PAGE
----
Goldsmith’s vocals provide a solid warmth throughout, and the interplay between him and the band is top notch (which includes his brother Griffin, on drums).  Griffin also proves to be a capable singer, leading the band on “How Far We’ve Come” and providing solid call and response vocals on “Fire Away” a song that also features Jackson Browne. “Million Dollar Bill” might contain some of the best lyrics on any song this year, both a song of longing and scorn, for which Taylor provides lines like “When it hits me that she’s gone/ I think I’ll be a movie star/ play the finest men the world has ever seen/ so when these lovers that she’s found/ show her ways they learned to talk to her/ behind each perfect word there will be a little bit of me.” Come for the music, stay for the harmonies and lyrics.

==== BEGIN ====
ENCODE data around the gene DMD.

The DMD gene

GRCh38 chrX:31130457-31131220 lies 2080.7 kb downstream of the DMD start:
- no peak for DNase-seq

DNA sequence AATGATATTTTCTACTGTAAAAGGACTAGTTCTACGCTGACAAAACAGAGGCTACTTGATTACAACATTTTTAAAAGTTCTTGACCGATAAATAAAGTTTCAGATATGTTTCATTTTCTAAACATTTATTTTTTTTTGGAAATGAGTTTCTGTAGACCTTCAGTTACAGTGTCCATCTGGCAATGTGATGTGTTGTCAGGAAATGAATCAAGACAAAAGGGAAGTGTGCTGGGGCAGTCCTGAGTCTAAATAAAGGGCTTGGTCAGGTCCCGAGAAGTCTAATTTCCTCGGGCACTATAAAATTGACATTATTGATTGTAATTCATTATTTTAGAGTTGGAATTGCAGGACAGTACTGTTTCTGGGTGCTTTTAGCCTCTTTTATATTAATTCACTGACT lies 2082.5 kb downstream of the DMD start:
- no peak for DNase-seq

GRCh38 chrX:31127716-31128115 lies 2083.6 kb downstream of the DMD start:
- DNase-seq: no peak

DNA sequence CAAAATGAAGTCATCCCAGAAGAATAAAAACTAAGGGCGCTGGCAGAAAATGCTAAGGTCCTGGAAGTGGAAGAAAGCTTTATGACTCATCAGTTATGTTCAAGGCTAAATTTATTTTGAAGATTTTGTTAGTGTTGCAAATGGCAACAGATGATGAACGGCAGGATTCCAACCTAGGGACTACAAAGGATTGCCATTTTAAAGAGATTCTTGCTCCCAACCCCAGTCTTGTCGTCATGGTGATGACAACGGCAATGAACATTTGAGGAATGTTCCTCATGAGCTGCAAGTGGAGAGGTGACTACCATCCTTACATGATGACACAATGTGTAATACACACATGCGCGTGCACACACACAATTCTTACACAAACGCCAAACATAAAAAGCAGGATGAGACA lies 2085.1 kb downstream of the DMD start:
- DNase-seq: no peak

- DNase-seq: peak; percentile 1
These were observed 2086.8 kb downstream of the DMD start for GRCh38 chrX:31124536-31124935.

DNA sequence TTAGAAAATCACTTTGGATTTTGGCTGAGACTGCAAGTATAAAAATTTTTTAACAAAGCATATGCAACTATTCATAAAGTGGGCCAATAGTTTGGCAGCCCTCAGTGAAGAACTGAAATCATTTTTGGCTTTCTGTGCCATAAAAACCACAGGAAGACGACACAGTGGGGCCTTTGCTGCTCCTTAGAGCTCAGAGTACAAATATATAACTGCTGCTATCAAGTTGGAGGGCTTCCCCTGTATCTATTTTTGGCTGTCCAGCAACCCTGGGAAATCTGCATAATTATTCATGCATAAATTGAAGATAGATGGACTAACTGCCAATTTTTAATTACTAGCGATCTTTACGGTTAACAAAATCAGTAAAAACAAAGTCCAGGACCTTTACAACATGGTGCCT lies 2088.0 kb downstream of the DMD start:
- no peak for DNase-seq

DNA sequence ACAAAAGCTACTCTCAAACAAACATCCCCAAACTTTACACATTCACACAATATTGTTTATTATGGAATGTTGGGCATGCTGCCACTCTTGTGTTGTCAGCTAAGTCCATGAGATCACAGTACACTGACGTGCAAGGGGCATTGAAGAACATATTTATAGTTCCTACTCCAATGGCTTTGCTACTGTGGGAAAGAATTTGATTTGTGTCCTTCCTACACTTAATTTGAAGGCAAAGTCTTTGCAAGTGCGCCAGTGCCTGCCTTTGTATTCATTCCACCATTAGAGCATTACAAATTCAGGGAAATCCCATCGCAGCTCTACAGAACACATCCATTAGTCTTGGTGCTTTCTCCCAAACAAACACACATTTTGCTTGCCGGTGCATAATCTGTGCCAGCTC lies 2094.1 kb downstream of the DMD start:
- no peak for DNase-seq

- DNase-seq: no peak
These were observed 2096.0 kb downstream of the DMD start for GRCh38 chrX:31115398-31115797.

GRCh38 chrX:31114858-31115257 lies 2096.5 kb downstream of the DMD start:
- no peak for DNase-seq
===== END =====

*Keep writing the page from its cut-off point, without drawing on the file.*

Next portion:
Label: ATO

Length: 51:49

Listen If You Like: The Eagles, Crosby Stills Nash, Neil Young, Jackson Browne

Mood: Driving on a Sunny Day, Sitting by a Fire at Night

Top Picks: 

“Million Dollar Bill”

“If I Wanted Someone”

“So Well”

“Fire Away”

Production: 8/10

Lyrics: 9/10

Vocals: 9/10

Overall: 9.1/10

Middle Brother- Middle Brother

Super-group is a label that is often doomed to fail, whether it’s by a lack of comraderie or just each others egos getting in the way. Middle Brother is luckily blessed to have neither problem, they just want to have fun making music.  And McCauley, Goldsmith, and Vasquez tear through a bunch of craggy folk and rock to make Middle Brother a great album to listen to.It’s not often that you can find three lead singer/songwriters sharing the spotlight and do so seemlessly (Monsters of Folk, on the other hand seemed more like a solo record by each artist rather than a cohesive effort) but this is what makes Middle Brother stand out among its 2011 peers.